On to Nanyuki


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Africa » Kenya » Central Province » Nanyuki
May 29th 2011
Published: June 6th 2011
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My fear of flying in small planes over, we connected in Nairobi private airport for the flight to Nanyuki. In a fertile farm belt, this was the area of the Mau Mau uprising, led by Kenyatta, then imprisoned, and like Mandela elected president when he got out of jail. He turned out to be hugely corrupt, funneling billions in foreign aid to his family and friends, while Kenyans starved. Nanyuki seems much richer than towns website have seen in Tanzania and Amboseli. Clean, paved streets, architecture instead of huts thrown together. Along the road are lovely estates left from British Colonialism. We passed many, many boarding schools, even a World Vision enclave.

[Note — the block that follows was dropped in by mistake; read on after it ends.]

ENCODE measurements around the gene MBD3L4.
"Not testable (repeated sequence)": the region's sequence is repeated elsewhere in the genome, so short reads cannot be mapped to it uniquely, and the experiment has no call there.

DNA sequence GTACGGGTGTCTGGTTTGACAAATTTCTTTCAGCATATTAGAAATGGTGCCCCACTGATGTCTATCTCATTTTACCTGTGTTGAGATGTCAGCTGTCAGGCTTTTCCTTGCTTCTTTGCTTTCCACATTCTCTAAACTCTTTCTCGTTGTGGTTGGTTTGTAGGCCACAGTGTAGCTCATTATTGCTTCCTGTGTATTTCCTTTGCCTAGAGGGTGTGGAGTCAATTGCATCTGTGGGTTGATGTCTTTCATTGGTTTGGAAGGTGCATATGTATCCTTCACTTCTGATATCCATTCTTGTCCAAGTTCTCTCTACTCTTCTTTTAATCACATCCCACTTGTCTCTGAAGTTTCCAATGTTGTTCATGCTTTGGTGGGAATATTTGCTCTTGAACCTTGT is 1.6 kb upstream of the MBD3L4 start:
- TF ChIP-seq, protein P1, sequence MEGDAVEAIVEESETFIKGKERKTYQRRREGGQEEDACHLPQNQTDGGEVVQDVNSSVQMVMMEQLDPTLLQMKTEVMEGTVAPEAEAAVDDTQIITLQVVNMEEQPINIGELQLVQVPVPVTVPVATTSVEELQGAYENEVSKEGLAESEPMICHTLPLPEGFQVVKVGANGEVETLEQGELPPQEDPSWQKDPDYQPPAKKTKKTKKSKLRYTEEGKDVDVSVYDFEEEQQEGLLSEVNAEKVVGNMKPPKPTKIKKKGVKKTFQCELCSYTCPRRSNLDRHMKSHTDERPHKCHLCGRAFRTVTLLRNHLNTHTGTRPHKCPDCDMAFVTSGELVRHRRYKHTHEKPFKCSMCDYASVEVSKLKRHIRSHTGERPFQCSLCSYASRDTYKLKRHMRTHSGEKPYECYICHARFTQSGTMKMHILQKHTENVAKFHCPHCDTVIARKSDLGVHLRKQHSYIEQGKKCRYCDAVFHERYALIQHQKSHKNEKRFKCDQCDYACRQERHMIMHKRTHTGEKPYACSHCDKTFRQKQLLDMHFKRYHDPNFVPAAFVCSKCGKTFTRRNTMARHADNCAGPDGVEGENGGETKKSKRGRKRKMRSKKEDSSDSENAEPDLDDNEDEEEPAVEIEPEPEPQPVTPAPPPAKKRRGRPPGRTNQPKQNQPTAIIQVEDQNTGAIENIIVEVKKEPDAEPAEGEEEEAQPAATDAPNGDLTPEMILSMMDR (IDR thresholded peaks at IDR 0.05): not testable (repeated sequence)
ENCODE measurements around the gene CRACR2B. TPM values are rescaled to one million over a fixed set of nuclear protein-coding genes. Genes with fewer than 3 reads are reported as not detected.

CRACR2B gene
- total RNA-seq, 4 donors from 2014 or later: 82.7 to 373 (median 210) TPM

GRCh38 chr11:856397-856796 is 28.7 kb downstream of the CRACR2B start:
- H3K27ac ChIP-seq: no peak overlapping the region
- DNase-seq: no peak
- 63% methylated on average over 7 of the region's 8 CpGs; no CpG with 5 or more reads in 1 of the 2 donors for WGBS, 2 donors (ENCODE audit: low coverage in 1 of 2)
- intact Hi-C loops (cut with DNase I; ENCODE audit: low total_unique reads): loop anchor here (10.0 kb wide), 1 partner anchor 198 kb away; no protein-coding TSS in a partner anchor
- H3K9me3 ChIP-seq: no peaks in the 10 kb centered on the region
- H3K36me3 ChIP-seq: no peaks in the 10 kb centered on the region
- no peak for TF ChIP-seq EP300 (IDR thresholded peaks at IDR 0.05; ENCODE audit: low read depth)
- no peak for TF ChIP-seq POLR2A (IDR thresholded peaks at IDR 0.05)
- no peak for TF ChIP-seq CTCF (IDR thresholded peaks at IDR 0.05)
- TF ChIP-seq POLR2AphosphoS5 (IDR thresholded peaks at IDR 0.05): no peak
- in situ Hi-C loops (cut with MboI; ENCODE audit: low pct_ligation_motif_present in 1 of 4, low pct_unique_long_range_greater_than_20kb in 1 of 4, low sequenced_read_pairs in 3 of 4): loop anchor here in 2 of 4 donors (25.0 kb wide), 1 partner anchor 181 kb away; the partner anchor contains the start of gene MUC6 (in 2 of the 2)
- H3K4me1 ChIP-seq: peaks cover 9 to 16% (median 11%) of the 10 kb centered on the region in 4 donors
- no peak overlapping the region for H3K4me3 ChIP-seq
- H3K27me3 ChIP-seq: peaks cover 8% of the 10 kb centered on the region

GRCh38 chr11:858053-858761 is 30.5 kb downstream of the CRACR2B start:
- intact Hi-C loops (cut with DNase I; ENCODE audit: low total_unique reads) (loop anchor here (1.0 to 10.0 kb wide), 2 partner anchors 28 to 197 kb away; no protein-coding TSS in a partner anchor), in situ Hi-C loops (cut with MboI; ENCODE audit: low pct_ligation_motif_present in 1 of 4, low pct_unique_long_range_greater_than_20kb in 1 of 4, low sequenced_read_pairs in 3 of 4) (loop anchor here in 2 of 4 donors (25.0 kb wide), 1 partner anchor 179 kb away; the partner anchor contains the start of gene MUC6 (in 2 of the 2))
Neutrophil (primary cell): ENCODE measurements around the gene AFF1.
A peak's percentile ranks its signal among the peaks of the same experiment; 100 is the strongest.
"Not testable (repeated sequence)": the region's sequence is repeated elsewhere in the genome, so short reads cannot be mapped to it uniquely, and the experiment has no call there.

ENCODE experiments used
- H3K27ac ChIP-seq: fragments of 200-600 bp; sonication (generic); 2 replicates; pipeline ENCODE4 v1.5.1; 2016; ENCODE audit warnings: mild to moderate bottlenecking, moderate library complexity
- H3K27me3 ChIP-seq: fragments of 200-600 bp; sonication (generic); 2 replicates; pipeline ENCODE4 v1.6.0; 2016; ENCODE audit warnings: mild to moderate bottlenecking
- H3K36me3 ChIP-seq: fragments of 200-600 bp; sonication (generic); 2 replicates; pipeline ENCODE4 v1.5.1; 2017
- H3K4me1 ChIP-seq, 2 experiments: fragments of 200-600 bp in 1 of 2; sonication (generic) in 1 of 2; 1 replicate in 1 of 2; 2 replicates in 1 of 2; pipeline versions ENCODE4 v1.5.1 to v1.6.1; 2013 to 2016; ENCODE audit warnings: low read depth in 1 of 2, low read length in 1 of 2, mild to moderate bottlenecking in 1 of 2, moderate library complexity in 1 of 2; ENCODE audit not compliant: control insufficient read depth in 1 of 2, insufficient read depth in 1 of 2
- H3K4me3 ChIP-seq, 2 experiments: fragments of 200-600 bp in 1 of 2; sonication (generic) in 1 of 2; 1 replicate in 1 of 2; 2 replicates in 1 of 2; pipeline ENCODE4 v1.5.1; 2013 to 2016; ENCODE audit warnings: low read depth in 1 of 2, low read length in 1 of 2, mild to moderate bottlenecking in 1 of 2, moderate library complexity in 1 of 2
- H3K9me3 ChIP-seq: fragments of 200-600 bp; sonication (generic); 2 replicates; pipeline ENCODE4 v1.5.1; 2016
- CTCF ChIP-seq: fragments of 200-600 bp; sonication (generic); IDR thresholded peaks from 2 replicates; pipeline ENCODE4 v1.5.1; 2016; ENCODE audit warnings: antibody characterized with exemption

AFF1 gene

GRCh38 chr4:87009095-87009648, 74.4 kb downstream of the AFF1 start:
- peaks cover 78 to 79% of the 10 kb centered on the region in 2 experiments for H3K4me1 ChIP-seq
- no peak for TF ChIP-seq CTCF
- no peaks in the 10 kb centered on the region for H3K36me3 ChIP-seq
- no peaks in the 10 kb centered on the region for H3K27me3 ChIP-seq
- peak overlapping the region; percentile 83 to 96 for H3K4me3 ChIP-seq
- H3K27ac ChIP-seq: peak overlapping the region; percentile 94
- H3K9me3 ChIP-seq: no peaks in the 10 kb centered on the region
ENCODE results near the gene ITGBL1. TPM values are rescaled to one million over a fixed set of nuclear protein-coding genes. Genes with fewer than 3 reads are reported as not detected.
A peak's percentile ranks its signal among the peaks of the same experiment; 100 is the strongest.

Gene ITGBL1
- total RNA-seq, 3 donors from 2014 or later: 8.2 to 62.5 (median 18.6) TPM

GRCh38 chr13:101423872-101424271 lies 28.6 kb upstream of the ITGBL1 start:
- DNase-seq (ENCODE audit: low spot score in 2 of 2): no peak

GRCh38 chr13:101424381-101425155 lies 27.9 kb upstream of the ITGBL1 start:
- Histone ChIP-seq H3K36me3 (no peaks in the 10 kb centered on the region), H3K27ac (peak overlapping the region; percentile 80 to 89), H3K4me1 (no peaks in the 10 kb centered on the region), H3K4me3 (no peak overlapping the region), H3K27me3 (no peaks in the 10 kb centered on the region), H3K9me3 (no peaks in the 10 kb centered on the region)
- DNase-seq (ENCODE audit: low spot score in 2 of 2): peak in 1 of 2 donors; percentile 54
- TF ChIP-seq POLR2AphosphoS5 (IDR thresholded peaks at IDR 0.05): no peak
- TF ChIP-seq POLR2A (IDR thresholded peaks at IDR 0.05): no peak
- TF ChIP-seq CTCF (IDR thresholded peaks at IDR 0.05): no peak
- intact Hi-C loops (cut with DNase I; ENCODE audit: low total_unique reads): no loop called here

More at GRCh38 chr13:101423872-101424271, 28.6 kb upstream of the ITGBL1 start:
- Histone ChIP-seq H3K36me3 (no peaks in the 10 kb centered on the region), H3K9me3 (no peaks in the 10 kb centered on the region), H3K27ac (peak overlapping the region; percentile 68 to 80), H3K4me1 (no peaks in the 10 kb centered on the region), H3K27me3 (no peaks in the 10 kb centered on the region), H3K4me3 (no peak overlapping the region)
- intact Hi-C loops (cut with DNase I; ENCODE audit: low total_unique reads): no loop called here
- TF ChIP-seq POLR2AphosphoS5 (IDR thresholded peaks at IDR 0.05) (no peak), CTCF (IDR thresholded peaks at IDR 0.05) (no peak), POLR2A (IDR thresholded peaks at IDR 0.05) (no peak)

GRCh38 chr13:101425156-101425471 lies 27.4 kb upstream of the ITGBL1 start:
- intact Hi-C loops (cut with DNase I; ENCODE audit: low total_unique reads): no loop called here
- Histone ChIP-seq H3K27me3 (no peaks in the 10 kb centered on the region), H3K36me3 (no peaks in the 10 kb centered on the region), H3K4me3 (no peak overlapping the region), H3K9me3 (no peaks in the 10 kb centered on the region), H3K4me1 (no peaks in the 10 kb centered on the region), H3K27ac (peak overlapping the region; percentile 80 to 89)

On arrival at Fairmont Mt. Kenya Safari Club, we were welcomed by some Masai, but a different tribe. We are staying right on the equator, so watched a water flowing demonstration. Then were given a certificate by the chief of the tribe that we had crossed the equator. We freshened up in our gorgeous room overlooking the forest, then headed to lunch on the verandah, accompanied by a White Cap Beer, the local, named for Mt. Kenya. After fine dining at the buffet we headed for the onsite Animal Orphanage. We saw some cats in cages, monkeys hanging around, then some bush babies wandering around uncaged. A guide, Arthur, arrived with some pellets and we were able to hand feed the Crested Crane, bush hogs, and an ostrich named Patricia. The orphanage us run as a place where wild baby animals whose mothers have been killed or lost are raised. In addition there is a cheetah breeding program. Those two cheetah are gorgeous. All cheetah in the world are from the same gene pool, and only 30% survive to adulthood. So here they breed pairs, raise cubs until they can hunt, then release into the protection of a National Park. There was a century old tortoise as we'll as a leopard tortoise, much smaller and faster. We also explored a small church on the grounded, very rustic, but it felt very spiritual.

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